Principles of Morpheme Identification
after Eugene Nida
Forms which have a common 1) semantic distinctiveness and 2) an identical phonemic form in all their occurrences constitute a single morpheme.
Forms which have a common 1) semantic distinctivesness -- but which differ in phonemic form may constitute a morpheme provided the distribuiton of formal differences is phonologically definable.
Forms which have a common semantic distinctivenesss by which differ in phonemic form in such a way that their distribution cannot be phonologically defined constitute a single morpheme if the forms are in complementary distribution.
An overt formal difference in a structural series constitutes a morphmem if in any member of such a series, the overt formal difference and a zero structural difference are the only significant features for distinguishing a minimal unit of phonetic-semantic distinctiveness. (i.e. replacives & zero allomorphs)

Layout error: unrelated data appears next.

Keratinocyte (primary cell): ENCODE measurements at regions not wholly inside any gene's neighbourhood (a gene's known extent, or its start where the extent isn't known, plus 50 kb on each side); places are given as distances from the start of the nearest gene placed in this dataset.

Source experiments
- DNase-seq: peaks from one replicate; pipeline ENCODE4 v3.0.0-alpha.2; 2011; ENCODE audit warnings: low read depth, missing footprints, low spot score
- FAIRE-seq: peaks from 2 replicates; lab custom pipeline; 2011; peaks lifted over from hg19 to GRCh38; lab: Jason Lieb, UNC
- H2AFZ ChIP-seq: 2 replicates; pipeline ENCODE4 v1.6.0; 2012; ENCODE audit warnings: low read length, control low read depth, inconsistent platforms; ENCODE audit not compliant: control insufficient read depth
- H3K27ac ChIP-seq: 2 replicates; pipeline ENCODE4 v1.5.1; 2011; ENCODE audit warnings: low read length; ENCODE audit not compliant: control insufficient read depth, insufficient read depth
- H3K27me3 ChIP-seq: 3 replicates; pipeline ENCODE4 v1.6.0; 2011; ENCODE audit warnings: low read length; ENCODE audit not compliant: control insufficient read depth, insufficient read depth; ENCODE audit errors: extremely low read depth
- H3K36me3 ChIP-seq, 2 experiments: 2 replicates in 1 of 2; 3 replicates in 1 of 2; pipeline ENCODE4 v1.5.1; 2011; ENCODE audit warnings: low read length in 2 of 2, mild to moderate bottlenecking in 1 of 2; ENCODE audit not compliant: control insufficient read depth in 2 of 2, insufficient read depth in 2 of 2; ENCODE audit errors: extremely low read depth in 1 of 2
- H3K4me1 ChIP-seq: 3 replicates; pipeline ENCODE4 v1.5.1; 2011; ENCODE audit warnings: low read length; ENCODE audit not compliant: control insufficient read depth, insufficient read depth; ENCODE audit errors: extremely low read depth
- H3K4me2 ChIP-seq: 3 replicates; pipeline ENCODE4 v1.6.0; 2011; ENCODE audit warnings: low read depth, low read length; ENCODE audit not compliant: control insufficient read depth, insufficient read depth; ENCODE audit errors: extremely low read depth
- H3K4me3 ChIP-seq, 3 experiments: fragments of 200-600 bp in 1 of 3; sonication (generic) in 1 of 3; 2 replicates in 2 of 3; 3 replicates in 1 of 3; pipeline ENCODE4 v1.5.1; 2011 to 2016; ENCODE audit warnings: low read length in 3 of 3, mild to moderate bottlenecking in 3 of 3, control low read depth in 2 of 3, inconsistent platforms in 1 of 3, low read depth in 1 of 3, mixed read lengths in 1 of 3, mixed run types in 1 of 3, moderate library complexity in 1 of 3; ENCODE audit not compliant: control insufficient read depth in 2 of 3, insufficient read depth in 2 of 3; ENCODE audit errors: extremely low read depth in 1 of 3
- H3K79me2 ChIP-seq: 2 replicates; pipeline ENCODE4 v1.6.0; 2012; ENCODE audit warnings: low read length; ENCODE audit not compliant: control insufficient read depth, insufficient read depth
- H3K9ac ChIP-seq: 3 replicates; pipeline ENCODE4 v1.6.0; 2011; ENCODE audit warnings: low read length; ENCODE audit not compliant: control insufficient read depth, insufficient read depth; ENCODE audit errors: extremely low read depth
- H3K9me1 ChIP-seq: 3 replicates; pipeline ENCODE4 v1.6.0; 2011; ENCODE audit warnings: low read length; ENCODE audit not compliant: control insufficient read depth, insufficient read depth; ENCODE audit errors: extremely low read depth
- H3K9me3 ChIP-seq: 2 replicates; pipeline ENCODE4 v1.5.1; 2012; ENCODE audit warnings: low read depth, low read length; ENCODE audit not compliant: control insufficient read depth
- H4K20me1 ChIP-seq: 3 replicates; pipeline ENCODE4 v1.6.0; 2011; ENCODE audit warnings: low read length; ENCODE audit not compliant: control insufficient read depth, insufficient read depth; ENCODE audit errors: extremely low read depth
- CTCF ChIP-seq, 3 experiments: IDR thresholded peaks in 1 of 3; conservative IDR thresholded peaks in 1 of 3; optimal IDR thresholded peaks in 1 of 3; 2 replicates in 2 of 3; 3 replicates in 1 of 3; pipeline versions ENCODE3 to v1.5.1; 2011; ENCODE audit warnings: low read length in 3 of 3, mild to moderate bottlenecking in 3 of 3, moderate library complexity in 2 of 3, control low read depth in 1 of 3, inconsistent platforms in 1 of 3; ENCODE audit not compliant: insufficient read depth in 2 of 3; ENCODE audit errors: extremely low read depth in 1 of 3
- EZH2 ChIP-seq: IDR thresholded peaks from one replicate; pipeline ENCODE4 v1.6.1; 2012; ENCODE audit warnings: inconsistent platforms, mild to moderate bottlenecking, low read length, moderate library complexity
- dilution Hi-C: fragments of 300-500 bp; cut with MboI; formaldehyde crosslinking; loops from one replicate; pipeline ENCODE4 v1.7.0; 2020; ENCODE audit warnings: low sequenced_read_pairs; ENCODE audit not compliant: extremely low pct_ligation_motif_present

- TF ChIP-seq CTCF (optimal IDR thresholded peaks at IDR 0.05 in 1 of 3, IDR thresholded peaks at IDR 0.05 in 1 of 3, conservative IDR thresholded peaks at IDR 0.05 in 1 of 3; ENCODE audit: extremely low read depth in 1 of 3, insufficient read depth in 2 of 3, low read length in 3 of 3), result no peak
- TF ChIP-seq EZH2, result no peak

Homophonous forms are identifiable as the same or different morphemes on the basis of:
distintly different meanings = different morphemes
with related meanings = one if meaning classes are paralleled by distribuitonal difference, = several if the meaning classes are not paralleled by distributional differences
A morpheme is isolatable it if occurs:
1) in isolation
2) in multiple combinations in at least one of which the unit with which it is combined occurs in isolation or in other combinations.
3) in a single combination provided the element with which it is combined occurs in isolation or in other cominations with nonunique constitutuents.
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